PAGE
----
Most people’s experience of Christmas is nothing like that advertised in the movies – I don’t know about you, but I’ve never single-handedly fought off hardened criminals in my parents’ absence, and if a seasonally-clad Will Ferrell walked into my life, some serious questions would be raised. The holiday season in my household is the same, year on year, although this season we were wild and invested in some multicoloured lights for the hedge. (It would probably be health-and-safety-advised to invest in an epilepsy warning to hang on the front gate, to prevent unwanted law suits ensuing. Maybe next year…) Inside the house, however, the decor is a completely different story, thanks to my older sister who adopts the persona of a ruthless dictator in order to prevent peasants, such as myself, ruining the colour schemes by adding my home-made decorations into the mix. Even the notion…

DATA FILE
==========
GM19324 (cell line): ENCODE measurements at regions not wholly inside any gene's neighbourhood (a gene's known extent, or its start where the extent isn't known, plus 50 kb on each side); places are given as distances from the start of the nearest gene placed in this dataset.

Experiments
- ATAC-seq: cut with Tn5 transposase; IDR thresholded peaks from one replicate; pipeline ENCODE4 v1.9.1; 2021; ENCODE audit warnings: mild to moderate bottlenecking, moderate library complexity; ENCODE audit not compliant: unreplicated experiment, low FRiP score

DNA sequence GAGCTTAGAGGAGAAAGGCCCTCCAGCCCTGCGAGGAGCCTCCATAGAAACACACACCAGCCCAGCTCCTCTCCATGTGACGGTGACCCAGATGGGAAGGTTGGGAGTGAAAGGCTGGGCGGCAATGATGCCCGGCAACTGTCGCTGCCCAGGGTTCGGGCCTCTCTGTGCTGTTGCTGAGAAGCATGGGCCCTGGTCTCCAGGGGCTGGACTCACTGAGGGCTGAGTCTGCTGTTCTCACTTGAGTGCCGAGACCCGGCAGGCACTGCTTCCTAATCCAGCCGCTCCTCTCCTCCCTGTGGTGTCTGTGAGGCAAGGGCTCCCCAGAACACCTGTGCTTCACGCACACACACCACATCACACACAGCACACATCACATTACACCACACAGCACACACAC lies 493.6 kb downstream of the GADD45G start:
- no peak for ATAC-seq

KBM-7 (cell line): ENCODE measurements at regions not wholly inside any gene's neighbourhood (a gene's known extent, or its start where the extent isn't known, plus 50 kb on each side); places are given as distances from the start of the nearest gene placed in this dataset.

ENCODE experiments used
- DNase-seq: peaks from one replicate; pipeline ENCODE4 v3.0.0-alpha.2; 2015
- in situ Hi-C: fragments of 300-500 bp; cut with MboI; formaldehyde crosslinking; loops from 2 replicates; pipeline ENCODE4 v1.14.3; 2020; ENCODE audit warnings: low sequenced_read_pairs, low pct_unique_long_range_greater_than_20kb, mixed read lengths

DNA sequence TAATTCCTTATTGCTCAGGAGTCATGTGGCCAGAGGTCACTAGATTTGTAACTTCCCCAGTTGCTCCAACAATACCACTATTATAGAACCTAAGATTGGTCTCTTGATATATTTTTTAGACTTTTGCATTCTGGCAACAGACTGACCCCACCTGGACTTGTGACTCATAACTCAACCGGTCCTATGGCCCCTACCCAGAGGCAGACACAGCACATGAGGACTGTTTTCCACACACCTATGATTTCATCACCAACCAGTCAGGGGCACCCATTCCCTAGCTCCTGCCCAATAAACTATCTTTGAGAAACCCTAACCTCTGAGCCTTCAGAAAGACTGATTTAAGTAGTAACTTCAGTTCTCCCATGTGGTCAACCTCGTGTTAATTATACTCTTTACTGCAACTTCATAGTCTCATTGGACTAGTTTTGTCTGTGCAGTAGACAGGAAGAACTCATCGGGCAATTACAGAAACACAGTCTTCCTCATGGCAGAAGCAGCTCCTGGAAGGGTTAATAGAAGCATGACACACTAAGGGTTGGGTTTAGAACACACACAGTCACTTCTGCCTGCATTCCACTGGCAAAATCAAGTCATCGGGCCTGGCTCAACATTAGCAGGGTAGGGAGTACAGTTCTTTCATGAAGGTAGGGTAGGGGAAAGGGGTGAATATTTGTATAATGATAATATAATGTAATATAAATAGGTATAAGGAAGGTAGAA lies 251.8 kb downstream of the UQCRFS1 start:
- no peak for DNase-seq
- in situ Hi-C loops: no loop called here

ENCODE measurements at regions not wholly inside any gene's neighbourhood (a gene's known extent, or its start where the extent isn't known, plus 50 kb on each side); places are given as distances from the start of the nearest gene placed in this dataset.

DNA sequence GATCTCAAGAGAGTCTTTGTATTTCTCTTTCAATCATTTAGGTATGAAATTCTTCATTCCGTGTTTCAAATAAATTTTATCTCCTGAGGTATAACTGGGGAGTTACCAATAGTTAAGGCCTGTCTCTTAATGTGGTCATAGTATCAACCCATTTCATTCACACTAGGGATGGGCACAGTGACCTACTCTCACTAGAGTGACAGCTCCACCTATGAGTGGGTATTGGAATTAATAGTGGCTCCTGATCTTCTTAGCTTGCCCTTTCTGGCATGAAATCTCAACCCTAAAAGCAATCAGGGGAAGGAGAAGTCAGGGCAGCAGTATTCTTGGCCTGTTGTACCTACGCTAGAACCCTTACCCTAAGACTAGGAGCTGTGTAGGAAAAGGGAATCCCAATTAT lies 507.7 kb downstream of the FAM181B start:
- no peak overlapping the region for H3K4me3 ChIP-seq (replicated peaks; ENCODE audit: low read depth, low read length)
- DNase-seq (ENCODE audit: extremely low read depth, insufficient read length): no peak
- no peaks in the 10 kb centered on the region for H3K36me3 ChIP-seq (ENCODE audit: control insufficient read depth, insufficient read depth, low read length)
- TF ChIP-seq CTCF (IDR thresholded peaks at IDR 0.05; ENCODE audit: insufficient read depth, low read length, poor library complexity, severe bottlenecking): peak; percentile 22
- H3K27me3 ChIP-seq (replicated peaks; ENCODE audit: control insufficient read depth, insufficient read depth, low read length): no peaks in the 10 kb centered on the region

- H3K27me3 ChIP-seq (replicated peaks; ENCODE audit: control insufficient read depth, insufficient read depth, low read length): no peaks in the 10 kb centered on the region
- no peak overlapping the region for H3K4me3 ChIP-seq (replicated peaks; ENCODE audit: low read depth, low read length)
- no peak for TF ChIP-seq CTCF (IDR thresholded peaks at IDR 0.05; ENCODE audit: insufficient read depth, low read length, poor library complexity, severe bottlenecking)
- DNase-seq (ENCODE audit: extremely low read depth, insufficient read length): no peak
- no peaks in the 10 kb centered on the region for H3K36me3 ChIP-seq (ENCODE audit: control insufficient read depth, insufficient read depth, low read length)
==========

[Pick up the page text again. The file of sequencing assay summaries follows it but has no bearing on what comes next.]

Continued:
Tragically, Rod Stewart’s Christmas album was the soundtrack to my Christmases (Christmi?) growing up. When the CD player finally bit the dust, I was able to escape his husky rendition of ‘We Three Kings” (I still have nightmares) and segue into Michael Bublé, who awakes from his 11-month slumber in order to serenade us with seasonal sing-songs on a yearly basis.
Every family has a dodgy relative or two – it’s an unspoken rule. My family really hit the jackpot and ended up with about seven such members, and each year it’s a question of not what will go wrong, but who. Saying that, I’m probably the biggest liability of all.
Anyway, no matter what your Christmas looks like, I hope it’s a snazzy one.
One of the aspects of growing up is gaining the ability to differentiate between your own stories and those of the people that surround you. It can be argued that an important part of becoming an adult is acknowledging that most of your stories don’t belong to you. Of my Christmas stories, I can claim ownership to one, which took place on New Year’s eve so doesn’t really count. For most of the rest, I exist as a background cast member, playing my recurring role of Child Who Doesn’t Really Understand What is Happening, often thinking that I am an integral part, but in reality not being at all important.